Big hearted youngsters provide huge inspiration

  • Aug. 24, 2010 3:04 p.m.

Often as a reporter and an observer of life, a person can tend to get a bit bogged down with the constant flow of negativity that seems to surround us. There is always plenty of bad stuff to talk about, to read about and hear about.

There’s always much to concern ourselves with, from natural disasters and global horror stories of poverty and devastation to celebrity meltdowns to sordid behaviour on the part of certain politicians.

Sure there are the good news stories, but they seem few and far between amidst the world’s turmoil which is typically deemed more newsworthy.

Well, I had the privilege recently of interviewing two young girls who are serious about making a big difference in other people’s lives. Both chats were a breath of fresh air to me both as a reporter and a citizen, and proved that there is much to celebrate and be thankful for when we know there are caring, sensitive hearts wanting to help others. It’s all the more inspiring considering these girls know the importance of helping others at such a young age.

It’s a pattern of caring that’s already part of their respective natures.

First, there’s Natasha Walz of Red Deer. Natasha, who is 12, has been concerned over the financial problems facing the Learning Disabilities Association of Alberta lately. She’s received significant help from them over the past several months, and when she saw they were struggling, she wanted to help.

This past June, her folks bought her tickets to pop superstar Justin Bieber’s September concert in Edmonton. Now, if you are unfamiliar with Justin Bieber, suffice it to say that there are millions upon millions of girls around the world clamouring to see this talented 16-year-old Canadian artist in person, much less see him perform in concert.

Even though she’s a huge Bieber fan, Natasha decided that she would give up her tickets and make them available for the public to bid on, all in an effort to raise money for the LDAA. When I talked to her about this, I detected not a hint of regret about her decision.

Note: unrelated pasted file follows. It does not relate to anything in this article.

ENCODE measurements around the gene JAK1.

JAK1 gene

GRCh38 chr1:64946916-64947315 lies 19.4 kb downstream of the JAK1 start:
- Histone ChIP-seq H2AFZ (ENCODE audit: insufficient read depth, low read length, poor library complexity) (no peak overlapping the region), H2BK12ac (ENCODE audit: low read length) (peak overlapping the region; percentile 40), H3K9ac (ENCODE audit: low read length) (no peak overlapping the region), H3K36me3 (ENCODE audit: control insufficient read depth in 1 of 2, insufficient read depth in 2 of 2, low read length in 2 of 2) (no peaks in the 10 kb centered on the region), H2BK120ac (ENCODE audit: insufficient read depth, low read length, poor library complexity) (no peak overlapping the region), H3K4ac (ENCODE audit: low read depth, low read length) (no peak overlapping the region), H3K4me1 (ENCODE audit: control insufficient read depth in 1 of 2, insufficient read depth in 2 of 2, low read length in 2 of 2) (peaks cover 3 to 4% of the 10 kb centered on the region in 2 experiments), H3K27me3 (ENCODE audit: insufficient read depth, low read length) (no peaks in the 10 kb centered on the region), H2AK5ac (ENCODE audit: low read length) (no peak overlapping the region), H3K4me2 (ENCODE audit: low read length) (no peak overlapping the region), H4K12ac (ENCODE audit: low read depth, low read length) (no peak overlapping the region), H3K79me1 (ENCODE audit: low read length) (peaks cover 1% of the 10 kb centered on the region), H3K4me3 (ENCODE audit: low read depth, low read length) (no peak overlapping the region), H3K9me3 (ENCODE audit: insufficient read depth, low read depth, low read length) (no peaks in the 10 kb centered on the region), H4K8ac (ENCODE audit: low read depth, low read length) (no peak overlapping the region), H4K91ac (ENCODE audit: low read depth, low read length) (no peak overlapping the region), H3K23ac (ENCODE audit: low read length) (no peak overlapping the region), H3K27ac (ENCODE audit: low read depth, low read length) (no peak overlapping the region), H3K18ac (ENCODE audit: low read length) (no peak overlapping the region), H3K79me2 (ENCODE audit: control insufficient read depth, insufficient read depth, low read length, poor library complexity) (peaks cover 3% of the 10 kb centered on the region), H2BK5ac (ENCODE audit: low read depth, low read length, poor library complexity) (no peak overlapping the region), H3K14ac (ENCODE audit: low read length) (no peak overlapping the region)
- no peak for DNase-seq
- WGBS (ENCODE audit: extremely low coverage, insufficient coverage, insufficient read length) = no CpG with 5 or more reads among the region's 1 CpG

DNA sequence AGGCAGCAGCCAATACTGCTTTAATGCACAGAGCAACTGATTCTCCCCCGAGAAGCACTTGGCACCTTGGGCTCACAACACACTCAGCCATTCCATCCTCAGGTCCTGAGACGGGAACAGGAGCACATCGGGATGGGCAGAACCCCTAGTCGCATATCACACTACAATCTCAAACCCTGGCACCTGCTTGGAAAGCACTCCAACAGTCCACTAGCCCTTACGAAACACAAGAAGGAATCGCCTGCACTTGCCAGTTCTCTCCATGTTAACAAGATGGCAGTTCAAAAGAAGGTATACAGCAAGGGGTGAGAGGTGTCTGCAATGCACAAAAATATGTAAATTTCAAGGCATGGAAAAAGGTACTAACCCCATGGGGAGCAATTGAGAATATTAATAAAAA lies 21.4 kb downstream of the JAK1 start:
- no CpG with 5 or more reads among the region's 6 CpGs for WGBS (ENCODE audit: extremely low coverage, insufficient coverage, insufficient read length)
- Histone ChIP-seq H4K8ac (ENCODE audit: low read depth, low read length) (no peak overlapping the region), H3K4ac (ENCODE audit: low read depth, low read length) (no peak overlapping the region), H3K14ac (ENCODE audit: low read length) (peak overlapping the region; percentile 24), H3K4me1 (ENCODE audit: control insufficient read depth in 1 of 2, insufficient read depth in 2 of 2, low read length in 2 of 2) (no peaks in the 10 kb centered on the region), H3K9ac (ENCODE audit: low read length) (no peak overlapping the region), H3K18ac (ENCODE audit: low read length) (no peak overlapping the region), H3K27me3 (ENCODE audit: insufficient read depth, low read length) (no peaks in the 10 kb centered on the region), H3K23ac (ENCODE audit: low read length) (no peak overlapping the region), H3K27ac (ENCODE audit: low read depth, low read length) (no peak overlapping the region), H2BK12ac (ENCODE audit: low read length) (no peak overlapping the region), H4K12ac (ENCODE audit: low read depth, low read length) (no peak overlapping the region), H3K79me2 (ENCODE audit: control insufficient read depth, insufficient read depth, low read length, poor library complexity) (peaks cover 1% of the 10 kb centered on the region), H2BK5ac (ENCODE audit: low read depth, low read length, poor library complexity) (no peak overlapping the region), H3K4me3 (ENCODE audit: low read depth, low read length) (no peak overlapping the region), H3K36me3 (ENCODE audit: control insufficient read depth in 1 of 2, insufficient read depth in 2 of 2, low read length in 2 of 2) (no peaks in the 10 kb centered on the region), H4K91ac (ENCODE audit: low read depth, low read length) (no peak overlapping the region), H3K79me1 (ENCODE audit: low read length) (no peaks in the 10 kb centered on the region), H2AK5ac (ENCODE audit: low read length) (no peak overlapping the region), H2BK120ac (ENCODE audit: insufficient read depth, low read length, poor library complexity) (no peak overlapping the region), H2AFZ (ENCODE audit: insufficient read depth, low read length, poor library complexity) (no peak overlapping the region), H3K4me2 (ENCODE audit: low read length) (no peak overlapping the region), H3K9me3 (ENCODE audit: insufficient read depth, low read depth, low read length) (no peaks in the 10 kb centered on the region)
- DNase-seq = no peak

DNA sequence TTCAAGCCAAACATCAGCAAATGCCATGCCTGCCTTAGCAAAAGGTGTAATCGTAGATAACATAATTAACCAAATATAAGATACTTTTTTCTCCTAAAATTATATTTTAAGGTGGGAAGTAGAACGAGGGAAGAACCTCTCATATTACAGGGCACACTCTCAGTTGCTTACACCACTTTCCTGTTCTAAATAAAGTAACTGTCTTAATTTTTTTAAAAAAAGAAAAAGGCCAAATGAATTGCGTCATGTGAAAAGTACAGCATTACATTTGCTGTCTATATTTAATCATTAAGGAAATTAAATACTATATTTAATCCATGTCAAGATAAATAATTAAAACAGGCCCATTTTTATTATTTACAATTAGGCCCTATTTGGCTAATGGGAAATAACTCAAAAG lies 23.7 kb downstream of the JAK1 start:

She was all smiles, and just wanted to do her part. It was as simple as that. What a great example for all of us! Natasha is a reminder that everyone can do something, and as a follow-up to her story, more than $1,000 was ultimately raised via the tickets.

Happily, the anonymous group that bid on them wanted her to see Bieber after all, so she’s certainly being rewarded for her generosity and thoughtfulness.

The same day I talked with Natasha I also headed out to Lacombe to visit seven-year-old Kalista Ziakris. Her thoughtfulness was apparent right off the bat. Polite and sweet, she immediately asked me if I would like a glass of water.

I was struck by her confidence already so evident at such a young age. She sat herself down and promptly got to work explaining in detail to me her project which had unfolded a few weeks earlier.

With some family help, Kalista baked a whole bunch of tasty cupcakes, sold them at her school’s garage sale and raised $600 for the purchase of canes for children at the Kabul Blind School in Afghanistan.

She was so excited to talk about the project, and it was obvious that she’s already learned the joyful secret of giving and even thinking globally in terms of helping out.

Nothing even comes close to the satisfaction and blessing a person feels when giving back, and as for Kalista, it seems she’s always looking for ways to reach out.

Last year, she also organized a project in tandem with Eric Rajah, founder of the Lacombe-based humanitarian organization A Better World to buy shoes for children in Kenya for Christmas.

I also asked her if she had a desire to journey overseas herself one day, and perhaps see firsthand some projects taking place in developing nations.

Without a pause, she told me she’s likely to visit Kenya next year.

Why does she do it? It’s simple. Kalista sees a need and wants to help ease the burden.

I asked her what keeps her excited about helping others, and she said that we Canadians have a better place than those living in poverty-stricken part of the world do.

“They need to have a place like we have.”

That should of course stir us all up to help out, and there are plenty of ways to do so.

The most important thing is taking that first step.